Recently, one of my clients has set up the migration of his SAP system to a HANA database. Since I have made many developments on this system, I have accompanied the project in its 8 months of project duration.
Results of the migration to HANA database
The result is impressive. The users were enthusiastic from the first hour. The performance of the entire system has increased significantly. In sales, where many userexits are active in the SAPMV45A, the performance leads to a significant increase in productivity.
All business critical applications were tested beforehand. It turned out that the conversion to a HANA database as a whole has no effect on the SAP business scenarios. Without making changes to the ABAP Coding everything worked as usual, except now all applications ran significantly faster.
Where had changes to the coding to be made?
I paid particular attention to the SQL statements. But before I looked at critical SQL statements like the notorious SELECT * statements, I waited for the test results of the key users. Since there were no error messages, I also put no further effort into the search and modification of SQL statements. It turns out that in principle the SELECT statements in ABAP coding had not to be changed. Both the SAP applications as well as the customer-oriented programs ran smoothly, only considerably faster.
However, a systematic error was reported in a business process. The analysis showed that the following statement did not work:
SELECT * INTO … UP TO 1 ROWS
The first hit should be provided for a query. Although there were entries in the table, no entry was found. Change the query to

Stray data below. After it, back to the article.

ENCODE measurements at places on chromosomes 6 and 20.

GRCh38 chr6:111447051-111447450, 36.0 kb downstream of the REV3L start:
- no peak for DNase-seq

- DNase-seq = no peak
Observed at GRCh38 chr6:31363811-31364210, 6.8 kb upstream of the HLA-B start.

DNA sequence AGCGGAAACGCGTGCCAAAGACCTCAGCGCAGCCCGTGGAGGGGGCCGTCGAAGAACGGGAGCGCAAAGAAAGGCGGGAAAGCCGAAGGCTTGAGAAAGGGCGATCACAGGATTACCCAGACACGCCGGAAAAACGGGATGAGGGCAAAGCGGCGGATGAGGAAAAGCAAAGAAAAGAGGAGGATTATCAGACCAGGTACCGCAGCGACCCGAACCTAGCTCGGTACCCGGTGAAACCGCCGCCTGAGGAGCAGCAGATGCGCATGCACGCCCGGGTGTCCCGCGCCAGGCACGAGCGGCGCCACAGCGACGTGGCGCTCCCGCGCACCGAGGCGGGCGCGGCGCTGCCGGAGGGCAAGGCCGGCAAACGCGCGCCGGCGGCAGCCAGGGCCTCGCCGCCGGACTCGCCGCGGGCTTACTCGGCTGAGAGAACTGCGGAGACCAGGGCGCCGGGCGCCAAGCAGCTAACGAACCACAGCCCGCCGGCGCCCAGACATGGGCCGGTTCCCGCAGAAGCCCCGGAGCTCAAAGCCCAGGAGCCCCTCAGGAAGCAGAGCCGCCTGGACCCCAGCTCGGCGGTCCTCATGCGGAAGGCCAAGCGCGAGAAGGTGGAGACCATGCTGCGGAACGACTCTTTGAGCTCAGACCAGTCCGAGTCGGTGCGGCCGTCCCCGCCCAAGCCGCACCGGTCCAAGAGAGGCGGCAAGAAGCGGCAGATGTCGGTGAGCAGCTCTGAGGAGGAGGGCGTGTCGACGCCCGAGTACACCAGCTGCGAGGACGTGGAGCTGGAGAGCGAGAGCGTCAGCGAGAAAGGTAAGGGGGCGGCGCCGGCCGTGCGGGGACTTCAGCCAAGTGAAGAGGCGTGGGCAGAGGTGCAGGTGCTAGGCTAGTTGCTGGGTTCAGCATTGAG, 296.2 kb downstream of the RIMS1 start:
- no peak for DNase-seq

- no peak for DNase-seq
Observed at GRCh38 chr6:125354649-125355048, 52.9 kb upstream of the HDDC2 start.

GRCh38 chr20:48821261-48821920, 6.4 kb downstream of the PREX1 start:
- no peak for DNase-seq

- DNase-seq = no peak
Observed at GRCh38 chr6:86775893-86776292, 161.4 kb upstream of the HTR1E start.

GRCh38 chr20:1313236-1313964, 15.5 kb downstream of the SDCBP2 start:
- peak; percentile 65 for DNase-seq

SELECT * INTO …
resulted in finding the first hit in the table.
Success factors for a successful migration to a HANA database
1. Project management with JIRA support
At the same time as the changeover to the HANA database, SAP project management was introduced with JIRA. With JIRA of the Australian softwarders Atlassian an effective task and knowledge management could be used. All work steps in the HANA project were mapped as Tasks and Subtasks in JIRA, assigned to a specific agent and provided with a deadline. This eliminated the annoying, often redundant e-mail traffic. Each project employee could concentrate on his tasks.
2. Keeping deadlines
The three key milestones of the project were:
– Migration of the development system
– Migration of the test system
– Migration of the productive system
All three milestones were placed with the external outsourcing partner, which also focused on the holiday scheduling of their employees. The breaking of a milestone would have meant the shift of the productive start by a year.
The faster a system was technically migrated, the more time was left for testing and any corrections. Great value was therefore put on a close temporal interlocking of patches of the system on EHP7, exchange of the database on HANA and a contemporary SPDD and SPAU adjustment.